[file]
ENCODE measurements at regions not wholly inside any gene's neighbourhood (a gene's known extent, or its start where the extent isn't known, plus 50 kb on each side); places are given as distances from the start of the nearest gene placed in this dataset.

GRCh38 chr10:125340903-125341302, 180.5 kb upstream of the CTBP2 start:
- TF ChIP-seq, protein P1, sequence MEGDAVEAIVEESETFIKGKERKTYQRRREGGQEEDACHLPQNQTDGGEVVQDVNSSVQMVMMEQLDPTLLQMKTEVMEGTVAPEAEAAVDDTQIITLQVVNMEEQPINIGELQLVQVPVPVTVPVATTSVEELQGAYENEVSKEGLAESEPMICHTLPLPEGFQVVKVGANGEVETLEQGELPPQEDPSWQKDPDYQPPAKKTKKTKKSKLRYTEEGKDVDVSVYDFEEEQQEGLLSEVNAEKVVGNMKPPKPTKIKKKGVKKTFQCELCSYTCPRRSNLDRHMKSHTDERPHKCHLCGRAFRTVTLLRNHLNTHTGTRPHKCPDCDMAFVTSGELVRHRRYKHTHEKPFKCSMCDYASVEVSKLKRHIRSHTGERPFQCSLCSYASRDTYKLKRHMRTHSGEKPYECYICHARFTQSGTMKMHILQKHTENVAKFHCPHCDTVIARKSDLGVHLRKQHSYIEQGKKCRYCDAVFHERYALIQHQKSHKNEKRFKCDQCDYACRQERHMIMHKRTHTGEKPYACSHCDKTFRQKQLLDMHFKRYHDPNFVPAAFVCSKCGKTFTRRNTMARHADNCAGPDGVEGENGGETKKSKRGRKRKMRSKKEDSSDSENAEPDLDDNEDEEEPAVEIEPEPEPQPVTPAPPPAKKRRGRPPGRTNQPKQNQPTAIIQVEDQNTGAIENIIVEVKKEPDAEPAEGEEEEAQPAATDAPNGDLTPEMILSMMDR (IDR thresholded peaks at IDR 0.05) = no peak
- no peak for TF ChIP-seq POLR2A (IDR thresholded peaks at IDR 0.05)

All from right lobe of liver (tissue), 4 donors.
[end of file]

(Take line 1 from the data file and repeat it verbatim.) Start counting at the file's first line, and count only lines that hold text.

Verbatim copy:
ENCODE measurements at regions not wholly inside any gene's neighbourhood (a gene's known extent, or its start where the extent isn't known, plus 50 kb on each side); places are given as distances from the start of the nearest gene placed in this dataset.